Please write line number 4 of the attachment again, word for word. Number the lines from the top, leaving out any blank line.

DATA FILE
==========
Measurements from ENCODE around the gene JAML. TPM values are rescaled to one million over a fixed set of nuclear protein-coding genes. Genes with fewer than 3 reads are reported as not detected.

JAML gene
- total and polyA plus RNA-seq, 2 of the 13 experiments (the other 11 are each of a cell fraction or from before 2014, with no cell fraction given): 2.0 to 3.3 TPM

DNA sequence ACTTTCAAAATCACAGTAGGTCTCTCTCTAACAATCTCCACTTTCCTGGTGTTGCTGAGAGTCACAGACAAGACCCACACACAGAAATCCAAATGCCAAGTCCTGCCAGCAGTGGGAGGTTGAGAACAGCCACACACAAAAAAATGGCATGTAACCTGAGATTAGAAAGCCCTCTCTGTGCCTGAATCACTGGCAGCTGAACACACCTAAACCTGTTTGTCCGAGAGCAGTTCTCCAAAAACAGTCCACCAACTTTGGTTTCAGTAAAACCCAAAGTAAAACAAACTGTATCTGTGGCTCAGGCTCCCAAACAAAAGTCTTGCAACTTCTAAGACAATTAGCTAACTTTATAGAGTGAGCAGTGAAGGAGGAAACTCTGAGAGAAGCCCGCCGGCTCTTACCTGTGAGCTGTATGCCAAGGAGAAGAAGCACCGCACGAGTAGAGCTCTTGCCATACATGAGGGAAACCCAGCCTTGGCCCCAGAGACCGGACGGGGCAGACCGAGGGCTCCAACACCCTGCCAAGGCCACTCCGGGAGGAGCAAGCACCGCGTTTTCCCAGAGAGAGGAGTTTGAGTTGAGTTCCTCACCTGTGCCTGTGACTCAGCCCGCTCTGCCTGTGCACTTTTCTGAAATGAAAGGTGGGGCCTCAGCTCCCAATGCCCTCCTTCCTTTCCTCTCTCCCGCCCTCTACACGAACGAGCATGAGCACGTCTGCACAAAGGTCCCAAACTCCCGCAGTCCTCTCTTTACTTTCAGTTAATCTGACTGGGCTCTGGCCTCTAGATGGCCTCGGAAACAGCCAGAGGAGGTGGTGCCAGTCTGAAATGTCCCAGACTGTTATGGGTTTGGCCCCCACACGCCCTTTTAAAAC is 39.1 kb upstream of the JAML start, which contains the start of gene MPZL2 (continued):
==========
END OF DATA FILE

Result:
DNA sequence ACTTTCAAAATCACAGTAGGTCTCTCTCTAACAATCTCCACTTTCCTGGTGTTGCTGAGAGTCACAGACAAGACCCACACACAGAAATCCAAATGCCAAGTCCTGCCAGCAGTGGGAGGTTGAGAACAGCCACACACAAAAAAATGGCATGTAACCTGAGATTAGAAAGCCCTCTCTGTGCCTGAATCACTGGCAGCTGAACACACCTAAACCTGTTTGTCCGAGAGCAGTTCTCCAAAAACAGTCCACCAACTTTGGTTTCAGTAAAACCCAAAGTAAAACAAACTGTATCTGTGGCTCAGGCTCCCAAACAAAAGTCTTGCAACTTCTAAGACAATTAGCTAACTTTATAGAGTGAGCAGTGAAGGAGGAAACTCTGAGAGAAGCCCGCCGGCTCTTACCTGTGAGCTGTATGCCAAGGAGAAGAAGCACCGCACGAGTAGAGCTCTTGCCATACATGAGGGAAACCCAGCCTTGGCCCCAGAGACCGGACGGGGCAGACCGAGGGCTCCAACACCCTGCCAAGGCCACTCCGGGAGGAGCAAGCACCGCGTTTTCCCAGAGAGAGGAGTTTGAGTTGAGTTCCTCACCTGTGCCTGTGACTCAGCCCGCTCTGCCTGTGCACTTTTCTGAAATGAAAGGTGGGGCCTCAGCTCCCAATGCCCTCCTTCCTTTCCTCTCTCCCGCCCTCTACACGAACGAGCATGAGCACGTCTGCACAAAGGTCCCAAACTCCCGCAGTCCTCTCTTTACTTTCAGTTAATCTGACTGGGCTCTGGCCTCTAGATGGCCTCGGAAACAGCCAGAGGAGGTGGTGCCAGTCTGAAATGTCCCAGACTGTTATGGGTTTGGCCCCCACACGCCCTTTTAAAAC is 39.1 kb upstream of the JAML start, which contains the start of gene MPZL2 (continued):